It's one thing when a member of a popular band goes solo after said band breaks up. When the main band is still active, the shadow of previous output looms even larger. When one of your bandmates has his own wildly popular side project, you'd better be ready to face lots of "not as good as ..." remarks in reviews.
Death Cab for Cutie guitarist/producer Chris Walla has all of those pressures -- huge primary band at its peak and partner Ben Gibbard has already found huge success with The Postal Service -- but his first solo album, Field Manual, doesn't sound self-conscious or unsure. It's a casual affair, full of Indie Pop songs of varying stripes.
The first two tracks are some of the more non-Death Cabby of the bunch -- "Two-Fifty" is an ambient puff of layered vocals and some cut-and-chopped drum and guitar samples, while "The Score" is upbeat Power Pop. But the rest of the album will be instantly familiar to Death Cab fans -- Walla carries some of Gibbard's vocal, lyrical and melodic tendencies, so much so that you could imagine Gibbard singing most of them.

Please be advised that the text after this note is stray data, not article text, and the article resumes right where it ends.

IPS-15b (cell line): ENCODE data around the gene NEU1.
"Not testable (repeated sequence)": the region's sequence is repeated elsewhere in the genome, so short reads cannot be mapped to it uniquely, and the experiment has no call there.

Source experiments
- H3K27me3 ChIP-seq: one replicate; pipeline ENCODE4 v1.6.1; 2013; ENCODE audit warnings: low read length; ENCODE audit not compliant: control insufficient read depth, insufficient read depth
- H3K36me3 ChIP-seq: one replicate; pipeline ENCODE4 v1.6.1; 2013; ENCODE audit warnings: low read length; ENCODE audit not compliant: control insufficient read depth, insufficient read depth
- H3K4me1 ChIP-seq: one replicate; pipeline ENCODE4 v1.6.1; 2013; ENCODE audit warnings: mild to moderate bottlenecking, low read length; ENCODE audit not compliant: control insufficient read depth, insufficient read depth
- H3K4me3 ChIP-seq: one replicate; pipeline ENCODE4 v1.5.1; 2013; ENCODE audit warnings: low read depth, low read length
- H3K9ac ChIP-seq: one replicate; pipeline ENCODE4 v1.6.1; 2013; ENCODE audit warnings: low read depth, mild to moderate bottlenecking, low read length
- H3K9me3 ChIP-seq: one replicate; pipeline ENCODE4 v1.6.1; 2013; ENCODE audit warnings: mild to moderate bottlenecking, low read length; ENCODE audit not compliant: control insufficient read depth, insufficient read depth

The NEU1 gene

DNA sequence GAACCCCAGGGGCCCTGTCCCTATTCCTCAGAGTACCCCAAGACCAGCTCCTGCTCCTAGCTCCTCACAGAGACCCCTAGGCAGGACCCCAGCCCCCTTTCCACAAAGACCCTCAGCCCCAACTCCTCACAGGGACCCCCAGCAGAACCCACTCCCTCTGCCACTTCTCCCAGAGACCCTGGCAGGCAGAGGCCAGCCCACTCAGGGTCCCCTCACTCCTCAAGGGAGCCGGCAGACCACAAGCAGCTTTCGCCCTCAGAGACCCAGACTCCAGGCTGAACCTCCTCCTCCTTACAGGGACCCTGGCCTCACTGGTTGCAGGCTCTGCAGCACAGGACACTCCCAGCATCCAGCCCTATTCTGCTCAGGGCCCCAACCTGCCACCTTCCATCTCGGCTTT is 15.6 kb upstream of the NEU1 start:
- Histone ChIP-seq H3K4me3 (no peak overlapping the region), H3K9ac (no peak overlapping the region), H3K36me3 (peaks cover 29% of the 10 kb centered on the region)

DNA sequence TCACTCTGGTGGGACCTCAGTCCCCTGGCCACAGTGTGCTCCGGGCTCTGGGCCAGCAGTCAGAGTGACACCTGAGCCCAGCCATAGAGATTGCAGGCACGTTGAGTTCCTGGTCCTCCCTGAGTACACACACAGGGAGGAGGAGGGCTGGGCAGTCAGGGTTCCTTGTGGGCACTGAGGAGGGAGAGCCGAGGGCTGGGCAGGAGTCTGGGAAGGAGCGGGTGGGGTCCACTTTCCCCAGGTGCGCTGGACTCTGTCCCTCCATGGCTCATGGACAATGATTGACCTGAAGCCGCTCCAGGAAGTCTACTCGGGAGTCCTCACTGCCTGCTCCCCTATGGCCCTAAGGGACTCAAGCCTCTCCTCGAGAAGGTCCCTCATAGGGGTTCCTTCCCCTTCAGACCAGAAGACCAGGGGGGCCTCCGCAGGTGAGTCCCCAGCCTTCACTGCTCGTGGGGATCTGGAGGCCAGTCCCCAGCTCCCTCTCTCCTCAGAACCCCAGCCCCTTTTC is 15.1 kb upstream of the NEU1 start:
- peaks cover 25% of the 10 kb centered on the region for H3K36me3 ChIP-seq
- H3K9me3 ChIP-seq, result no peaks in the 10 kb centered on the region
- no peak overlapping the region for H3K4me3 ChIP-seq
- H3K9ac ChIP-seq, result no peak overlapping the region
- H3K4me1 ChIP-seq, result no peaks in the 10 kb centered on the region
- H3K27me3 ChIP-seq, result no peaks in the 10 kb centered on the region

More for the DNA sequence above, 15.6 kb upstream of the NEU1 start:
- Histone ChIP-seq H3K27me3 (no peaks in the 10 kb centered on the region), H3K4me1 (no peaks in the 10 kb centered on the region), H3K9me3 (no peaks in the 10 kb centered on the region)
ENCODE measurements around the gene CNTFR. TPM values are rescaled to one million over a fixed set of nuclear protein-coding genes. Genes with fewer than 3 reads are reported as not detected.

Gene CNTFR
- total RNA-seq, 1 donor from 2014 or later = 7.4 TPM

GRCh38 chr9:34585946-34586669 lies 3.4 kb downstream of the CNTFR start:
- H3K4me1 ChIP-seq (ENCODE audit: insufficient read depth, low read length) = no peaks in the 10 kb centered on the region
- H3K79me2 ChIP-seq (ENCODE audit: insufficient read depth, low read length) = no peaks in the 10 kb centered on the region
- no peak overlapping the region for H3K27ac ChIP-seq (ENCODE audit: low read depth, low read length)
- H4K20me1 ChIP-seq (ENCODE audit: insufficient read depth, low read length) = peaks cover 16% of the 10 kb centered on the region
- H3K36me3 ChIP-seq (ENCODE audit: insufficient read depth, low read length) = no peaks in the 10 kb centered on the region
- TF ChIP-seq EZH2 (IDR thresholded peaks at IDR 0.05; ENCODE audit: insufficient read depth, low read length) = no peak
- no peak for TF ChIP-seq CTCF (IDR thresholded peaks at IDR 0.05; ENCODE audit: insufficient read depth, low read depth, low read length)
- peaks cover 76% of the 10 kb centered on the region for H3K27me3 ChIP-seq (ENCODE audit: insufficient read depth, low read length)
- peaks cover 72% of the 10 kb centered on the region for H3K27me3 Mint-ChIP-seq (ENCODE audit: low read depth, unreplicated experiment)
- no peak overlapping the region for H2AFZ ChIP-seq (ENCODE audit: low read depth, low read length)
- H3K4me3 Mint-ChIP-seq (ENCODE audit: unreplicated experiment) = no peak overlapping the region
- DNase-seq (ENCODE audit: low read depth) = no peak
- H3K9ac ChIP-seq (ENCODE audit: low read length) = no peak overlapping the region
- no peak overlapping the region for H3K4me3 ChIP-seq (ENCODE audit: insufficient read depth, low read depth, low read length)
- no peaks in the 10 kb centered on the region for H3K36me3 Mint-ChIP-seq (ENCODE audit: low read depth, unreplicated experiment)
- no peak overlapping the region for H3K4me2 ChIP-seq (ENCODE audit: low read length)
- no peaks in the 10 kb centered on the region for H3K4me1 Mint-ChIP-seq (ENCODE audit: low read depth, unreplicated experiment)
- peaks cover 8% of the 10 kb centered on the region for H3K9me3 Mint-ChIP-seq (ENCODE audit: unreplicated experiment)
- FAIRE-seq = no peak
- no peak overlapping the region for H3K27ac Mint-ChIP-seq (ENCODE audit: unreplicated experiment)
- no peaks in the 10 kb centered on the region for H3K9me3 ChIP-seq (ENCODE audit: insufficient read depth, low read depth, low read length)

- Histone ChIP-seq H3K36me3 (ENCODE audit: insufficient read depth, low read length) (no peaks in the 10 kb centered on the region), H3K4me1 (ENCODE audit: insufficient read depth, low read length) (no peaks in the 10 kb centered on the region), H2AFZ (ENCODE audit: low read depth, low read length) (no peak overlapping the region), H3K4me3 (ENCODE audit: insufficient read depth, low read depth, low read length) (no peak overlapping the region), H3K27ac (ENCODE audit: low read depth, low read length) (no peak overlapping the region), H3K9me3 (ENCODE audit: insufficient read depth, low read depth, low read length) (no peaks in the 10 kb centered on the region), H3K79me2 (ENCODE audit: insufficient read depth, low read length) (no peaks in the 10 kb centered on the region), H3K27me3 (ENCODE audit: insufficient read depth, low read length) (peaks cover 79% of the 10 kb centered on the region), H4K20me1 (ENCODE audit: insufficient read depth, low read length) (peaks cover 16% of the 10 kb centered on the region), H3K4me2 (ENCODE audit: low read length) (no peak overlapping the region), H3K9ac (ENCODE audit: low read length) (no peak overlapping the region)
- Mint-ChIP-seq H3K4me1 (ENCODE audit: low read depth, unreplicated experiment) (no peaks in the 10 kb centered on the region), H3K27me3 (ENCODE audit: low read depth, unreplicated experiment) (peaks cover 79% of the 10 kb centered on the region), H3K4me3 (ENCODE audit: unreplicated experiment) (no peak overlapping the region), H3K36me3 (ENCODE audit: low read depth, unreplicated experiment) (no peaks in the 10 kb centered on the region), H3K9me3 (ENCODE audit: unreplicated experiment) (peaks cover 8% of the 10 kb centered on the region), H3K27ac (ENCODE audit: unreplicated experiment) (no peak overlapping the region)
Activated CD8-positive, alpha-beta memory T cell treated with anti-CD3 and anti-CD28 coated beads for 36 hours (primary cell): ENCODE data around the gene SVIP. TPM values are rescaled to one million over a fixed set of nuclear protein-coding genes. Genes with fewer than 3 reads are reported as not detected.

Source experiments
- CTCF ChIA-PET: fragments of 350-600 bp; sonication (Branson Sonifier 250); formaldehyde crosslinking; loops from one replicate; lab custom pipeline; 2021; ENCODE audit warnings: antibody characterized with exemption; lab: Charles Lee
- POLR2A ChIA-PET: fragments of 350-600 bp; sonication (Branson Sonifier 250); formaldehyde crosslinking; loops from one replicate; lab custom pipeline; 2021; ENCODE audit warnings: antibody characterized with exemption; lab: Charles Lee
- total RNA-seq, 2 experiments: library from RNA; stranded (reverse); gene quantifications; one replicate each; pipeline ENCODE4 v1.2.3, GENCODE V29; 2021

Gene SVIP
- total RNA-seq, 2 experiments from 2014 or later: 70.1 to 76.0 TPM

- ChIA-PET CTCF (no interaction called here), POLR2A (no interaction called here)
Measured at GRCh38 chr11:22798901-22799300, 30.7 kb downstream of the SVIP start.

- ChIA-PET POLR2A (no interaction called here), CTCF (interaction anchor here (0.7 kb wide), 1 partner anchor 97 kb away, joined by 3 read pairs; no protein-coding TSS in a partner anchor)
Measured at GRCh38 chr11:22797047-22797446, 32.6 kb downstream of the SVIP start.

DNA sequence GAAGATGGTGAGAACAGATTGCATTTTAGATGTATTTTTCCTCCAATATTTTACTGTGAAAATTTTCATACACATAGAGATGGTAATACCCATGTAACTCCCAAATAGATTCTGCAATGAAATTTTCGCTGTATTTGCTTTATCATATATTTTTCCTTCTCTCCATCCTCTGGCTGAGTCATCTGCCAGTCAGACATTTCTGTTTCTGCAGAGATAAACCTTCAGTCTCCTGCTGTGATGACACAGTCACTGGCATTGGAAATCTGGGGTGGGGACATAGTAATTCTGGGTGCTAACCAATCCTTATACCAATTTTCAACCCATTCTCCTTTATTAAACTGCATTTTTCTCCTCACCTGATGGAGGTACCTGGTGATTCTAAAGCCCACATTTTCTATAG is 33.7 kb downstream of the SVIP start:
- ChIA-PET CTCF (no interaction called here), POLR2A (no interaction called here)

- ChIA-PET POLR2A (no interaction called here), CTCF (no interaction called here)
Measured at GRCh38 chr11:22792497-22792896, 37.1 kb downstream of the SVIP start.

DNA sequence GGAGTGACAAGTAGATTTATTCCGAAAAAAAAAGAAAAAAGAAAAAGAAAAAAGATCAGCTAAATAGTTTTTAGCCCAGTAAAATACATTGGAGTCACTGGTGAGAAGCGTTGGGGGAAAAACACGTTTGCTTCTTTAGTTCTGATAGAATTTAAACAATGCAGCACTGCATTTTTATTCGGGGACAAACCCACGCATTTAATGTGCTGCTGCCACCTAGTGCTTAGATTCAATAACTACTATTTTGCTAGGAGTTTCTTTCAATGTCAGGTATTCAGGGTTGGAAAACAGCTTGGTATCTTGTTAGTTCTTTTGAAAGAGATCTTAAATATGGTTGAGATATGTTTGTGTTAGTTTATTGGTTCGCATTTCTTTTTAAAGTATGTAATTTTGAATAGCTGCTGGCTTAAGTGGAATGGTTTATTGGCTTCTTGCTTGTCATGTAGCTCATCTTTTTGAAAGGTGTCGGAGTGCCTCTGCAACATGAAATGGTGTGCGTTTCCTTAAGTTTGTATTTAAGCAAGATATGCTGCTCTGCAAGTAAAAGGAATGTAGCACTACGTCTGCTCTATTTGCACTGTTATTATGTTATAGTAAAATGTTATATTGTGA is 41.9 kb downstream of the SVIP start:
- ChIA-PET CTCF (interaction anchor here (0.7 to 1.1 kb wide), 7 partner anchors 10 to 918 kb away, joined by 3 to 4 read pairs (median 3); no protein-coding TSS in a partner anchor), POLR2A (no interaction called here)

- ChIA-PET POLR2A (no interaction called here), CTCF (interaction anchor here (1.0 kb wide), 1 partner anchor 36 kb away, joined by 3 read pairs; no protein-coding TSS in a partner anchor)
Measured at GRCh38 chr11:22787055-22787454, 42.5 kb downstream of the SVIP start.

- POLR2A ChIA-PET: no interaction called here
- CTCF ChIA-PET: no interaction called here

Still, they are strong songs. "A Bird Is a Song" stands out as a wisp of gentle, whispering melancholy; "Everybody On" has an almost Soft Rock vibe; and the sparse closer, "Holes," hovers in a dreamlike state. In fact, every track has that kind of "watching the clouds float by" gentleness, twee but emotionally sincere and effective.
For Death Cab lovers, this will be a welcome newly-sprouted branch from the band's impressive family tree. If you can't stand the band, you'll find nothing here to sway you. And if you've never heard Death Cab but want to explore, this one should come last. But Walla's clean production and amiable songwriting would make this an easy, fairly satisfying listen regardless of what band he was in. Grade: B-